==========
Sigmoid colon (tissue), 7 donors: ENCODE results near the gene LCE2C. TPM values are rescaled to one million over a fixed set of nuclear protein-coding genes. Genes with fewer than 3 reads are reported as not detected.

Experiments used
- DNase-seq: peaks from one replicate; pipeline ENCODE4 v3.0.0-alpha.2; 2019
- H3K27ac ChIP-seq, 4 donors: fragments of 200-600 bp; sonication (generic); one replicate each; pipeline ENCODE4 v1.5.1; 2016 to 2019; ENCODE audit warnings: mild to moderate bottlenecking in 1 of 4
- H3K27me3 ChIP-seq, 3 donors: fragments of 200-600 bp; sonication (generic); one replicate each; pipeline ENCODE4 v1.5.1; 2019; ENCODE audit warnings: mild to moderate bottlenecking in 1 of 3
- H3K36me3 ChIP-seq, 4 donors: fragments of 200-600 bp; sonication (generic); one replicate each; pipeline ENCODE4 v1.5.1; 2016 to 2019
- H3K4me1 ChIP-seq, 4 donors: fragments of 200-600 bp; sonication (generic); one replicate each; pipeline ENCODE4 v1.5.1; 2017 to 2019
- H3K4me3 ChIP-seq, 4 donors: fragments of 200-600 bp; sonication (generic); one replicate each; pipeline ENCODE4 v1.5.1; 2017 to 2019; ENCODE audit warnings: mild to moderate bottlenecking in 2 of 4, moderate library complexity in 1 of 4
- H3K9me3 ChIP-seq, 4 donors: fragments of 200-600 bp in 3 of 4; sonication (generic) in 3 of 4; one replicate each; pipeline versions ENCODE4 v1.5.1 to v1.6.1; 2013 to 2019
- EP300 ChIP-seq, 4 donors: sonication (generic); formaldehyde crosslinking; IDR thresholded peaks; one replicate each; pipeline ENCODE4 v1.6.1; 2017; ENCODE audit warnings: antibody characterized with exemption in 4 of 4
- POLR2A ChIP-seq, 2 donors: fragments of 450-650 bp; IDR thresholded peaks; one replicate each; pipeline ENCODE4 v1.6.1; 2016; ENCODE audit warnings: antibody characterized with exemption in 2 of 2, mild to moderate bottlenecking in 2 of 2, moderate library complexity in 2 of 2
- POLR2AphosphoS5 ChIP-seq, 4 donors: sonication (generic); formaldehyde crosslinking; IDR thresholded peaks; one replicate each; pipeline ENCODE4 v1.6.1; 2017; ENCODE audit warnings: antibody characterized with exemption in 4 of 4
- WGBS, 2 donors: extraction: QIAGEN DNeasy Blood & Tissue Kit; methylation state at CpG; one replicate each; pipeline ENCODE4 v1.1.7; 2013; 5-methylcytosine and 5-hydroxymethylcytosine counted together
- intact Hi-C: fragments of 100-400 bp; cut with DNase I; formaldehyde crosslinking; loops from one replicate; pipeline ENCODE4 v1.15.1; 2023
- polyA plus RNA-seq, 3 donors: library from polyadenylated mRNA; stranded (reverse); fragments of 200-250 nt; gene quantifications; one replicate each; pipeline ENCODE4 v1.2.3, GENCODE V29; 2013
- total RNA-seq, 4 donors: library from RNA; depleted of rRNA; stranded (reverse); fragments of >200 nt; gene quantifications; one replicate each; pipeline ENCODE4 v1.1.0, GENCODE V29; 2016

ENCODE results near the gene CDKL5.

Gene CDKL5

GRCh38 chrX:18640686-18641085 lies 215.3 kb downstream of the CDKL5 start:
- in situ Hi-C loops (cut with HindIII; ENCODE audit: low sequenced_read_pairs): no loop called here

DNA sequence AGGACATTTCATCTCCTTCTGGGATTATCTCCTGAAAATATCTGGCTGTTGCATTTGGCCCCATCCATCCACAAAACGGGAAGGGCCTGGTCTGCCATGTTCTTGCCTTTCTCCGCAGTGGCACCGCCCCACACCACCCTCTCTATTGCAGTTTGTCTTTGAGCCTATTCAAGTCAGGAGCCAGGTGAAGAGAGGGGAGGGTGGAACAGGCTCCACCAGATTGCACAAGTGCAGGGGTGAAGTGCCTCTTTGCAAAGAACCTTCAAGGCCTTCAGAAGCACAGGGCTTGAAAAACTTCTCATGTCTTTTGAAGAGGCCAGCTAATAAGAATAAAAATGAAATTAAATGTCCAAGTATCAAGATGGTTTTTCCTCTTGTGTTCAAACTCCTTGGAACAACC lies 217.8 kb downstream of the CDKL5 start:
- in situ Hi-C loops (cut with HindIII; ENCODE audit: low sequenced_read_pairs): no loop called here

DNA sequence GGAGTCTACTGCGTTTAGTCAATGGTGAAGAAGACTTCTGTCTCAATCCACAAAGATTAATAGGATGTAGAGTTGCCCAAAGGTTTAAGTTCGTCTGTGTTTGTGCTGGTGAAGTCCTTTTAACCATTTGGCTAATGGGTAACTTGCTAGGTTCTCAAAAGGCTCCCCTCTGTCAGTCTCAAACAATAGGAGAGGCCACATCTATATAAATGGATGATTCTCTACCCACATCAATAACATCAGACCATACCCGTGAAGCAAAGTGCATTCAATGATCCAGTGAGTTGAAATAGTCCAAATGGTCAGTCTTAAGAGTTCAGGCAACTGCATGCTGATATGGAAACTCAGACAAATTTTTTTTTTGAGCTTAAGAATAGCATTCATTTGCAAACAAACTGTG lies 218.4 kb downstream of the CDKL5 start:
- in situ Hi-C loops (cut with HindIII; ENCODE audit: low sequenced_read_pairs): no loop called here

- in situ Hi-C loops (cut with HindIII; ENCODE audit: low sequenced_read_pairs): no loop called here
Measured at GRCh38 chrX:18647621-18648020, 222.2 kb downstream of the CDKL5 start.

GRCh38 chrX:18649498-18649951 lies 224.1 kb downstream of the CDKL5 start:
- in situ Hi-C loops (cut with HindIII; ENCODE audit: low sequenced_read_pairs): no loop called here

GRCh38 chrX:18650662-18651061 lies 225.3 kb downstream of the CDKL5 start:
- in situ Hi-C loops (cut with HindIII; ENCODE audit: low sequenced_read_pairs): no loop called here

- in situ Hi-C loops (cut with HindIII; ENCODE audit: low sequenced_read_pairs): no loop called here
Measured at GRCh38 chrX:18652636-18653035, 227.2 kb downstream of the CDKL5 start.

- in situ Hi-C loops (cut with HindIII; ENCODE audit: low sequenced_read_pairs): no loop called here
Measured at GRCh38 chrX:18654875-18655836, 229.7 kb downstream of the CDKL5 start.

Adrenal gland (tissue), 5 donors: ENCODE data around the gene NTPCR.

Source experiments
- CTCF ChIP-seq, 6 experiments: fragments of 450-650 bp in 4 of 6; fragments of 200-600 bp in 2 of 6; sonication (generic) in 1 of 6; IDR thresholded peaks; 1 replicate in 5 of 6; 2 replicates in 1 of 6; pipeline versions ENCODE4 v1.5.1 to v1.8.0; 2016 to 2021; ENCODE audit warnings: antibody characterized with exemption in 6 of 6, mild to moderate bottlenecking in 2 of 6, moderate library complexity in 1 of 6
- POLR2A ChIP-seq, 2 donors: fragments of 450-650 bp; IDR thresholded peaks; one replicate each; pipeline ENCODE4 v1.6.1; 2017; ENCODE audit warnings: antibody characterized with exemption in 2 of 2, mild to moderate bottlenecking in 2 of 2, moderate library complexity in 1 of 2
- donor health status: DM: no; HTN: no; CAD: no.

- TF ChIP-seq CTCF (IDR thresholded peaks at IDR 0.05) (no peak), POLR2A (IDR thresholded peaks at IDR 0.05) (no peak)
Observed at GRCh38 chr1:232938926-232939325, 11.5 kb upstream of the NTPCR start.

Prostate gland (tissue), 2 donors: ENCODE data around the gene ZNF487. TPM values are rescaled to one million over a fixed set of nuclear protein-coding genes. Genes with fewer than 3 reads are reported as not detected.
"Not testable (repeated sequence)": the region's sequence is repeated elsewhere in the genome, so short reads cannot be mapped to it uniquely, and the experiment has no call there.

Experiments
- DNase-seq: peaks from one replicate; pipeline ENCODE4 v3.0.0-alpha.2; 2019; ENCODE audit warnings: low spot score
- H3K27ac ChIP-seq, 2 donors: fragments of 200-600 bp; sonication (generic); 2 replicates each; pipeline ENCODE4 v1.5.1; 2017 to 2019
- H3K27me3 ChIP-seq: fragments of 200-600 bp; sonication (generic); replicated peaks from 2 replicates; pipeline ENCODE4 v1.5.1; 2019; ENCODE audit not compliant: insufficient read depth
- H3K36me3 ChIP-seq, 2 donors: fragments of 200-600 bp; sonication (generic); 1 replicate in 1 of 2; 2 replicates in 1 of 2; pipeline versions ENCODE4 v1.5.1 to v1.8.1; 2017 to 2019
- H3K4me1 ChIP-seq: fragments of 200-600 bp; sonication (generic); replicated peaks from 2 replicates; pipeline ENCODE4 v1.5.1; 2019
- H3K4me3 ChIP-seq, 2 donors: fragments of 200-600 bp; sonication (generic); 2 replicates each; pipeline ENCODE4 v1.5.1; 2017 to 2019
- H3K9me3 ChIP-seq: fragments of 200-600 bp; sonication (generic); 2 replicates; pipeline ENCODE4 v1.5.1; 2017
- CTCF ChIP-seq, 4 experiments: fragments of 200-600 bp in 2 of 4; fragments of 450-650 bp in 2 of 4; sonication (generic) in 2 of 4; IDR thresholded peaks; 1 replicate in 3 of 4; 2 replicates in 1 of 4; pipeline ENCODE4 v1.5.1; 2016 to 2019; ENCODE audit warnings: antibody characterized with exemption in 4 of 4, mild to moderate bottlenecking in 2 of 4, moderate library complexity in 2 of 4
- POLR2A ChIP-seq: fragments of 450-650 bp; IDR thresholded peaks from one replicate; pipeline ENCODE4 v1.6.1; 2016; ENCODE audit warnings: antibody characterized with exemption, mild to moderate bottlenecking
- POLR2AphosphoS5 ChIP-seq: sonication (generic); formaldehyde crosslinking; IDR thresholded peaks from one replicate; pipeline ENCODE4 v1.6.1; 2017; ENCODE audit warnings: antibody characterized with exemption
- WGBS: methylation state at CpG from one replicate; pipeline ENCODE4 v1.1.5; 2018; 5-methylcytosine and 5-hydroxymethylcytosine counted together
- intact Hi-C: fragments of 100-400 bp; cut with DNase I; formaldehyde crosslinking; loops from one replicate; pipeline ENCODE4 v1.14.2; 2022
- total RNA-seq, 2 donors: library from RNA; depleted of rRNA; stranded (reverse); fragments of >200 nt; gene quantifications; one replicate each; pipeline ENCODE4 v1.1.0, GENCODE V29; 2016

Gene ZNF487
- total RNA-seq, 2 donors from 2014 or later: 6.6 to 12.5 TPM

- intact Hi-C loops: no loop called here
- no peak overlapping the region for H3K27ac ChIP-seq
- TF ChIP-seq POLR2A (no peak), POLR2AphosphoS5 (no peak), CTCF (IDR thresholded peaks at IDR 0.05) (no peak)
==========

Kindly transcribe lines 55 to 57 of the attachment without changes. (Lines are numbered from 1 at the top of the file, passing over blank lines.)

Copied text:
- WGBS: methylation state at CpG from one replicate; pipeline ENCODE4 v1.1.5; 2018; 5-methylcytosine and 5-hydroxymethylcytosine counted together
- intact Hi-C: fragments of 100-400 bp; cut with DNase I; formaldehyde crosslinking; loops from one replicate; pipeline ENCODE4 v1.14.2; 2022
- total RNA-seq, 2 donors: library from RNA; depleted of rRNA; stranded (reverse); fragments of >200 nt; gene quantifications; one replicate each; pipeline ENCODE4 v1.1.0, GENCODE V29; 2016